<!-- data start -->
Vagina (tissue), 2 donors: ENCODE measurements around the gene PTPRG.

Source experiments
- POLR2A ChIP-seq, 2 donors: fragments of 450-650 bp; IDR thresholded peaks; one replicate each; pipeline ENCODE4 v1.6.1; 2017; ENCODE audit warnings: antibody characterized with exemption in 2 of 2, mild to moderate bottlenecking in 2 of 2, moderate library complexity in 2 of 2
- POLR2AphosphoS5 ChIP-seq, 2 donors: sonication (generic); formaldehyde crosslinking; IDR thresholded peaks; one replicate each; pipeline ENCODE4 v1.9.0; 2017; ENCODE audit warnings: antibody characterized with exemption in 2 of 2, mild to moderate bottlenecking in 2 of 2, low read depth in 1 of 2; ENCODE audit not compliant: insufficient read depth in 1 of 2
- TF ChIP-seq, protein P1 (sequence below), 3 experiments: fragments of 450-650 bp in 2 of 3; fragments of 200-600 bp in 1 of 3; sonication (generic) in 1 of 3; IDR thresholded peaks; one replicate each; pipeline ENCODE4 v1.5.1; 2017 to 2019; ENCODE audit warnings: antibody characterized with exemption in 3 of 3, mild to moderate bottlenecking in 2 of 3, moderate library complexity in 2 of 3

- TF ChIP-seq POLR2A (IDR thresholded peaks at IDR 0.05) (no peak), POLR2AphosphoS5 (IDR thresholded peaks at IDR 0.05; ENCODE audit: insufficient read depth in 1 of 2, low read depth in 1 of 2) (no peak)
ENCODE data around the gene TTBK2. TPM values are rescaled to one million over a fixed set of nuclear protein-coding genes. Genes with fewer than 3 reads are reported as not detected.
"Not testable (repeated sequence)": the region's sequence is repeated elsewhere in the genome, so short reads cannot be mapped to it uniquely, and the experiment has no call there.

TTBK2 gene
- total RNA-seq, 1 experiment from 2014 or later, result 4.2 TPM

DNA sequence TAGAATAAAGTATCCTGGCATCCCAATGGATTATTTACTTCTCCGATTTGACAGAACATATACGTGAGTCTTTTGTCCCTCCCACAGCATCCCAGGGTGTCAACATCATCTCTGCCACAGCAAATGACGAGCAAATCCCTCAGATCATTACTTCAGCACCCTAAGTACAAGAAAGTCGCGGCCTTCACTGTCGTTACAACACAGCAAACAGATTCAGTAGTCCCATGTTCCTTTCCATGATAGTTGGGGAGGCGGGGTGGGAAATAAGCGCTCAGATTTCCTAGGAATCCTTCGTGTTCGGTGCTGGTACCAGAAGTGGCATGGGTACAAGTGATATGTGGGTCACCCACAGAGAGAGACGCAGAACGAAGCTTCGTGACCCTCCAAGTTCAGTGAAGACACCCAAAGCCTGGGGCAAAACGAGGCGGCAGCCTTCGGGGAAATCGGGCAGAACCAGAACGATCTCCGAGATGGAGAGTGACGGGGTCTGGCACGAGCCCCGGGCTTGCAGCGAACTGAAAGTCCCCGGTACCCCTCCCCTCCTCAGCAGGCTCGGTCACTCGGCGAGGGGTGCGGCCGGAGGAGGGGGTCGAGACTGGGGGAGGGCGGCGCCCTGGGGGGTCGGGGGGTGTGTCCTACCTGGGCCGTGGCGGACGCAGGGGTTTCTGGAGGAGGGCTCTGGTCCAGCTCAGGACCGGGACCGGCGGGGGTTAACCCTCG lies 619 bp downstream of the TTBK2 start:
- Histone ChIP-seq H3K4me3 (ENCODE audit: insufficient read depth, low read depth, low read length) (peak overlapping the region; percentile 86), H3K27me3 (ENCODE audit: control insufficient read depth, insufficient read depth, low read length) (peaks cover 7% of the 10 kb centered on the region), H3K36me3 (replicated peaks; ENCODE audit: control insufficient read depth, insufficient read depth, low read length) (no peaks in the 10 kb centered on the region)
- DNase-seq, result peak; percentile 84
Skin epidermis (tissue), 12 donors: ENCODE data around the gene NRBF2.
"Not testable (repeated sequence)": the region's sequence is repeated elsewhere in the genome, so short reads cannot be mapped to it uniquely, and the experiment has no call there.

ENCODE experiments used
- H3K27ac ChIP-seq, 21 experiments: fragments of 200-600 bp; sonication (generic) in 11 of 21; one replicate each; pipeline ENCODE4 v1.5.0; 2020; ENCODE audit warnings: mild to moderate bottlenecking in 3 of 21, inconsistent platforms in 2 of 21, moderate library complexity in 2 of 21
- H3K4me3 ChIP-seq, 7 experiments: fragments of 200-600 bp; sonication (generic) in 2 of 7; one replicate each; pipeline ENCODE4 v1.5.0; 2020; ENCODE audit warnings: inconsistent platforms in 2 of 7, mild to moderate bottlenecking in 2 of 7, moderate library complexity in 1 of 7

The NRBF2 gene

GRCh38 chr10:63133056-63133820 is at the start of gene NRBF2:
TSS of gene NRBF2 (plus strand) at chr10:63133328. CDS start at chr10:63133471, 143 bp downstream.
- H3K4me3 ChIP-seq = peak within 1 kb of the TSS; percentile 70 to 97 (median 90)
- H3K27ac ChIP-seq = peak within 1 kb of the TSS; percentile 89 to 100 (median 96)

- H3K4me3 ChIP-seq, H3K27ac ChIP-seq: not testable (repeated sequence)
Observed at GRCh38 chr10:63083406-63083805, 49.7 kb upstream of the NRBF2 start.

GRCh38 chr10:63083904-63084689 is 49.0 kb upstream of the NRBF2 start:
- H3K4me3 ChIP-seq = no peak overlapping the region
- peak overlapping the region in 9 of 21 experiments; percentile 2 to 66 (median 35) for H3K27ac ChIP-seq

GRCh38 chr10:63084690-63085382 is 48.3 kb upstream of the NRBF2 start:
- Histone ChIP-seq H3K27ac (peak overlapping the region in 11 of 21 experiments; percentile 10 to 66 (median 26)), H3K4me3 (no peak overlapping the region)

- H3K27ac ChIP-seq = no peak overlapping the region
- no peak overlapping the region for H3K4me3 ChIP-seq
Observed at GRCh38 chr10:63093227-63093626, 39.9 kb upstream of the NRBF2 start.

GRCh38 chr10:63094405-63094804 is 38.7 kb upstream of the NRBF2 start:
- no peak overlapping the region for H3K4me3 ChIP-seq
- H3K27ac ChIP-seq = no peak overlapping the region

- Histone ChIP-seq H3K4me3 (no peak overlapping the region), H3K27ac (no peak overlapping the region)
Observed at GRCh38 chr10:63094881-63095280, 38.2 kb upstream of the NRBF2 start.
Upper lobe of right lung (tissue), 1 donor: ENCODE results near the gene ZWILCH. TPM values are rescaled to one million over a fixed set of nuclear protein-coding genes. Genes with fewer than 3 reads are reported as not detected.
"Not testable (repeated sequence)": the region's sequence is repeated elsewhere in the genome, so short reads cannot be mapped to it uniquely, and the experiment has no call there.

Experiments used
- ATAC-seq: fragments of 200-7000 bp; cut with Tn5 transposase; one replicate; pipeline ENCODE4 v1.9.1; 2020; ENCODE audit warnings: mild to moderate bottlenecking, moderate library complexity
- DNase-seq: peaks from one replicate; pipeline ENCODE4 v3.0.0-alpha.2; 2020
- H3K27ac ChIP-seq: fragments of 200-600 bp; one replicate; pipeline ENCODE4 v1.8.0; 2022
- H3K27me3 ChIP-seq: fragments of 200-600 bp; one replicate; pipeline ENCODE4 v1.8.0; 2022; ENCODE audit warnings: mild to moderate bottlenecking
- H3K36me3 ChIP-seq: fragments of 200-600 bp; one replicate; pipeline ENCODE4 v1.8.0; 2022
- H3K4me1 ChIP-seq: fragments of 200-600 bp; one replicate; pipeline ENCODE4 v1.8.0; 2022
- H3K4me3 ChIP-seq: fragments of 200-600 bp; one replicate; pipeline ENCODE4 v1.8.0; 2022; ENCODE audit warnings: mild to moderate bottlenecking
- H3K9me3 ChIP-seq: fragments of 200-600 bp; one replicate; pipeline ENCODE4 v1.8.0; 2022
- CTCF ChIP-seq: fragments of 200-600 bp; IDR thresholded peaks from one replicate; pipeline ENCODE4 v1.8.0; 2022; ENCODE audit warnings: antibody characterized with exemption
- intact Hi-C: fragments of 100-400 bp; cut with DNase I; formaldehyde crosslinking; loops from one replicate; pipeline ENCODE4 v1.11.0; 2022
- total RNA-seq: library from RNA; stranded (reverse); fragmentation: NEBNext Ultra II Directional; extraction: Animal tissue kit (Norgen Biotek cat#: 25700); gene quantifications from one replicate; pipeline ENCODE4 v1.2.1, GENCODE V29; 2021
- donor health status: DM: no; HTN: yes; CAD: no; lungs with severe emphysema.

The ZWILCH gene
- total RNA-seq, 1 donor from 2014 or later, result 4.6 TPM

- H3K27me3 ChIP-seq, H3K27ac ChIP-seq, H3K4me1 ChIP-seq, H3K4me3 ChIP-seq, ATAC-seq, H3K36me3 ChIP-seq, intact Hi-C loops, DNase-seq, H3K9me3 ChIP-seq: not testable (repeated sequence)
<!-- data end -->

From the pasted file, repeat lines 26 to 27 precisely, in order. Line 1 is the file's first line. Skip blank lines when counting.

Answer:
GRCh38 chr10:63083904-63084689 is 49.0 kb upstream of the NRBF2 start:
- H3K4me3 ChIP-seq = no peak overlapping the region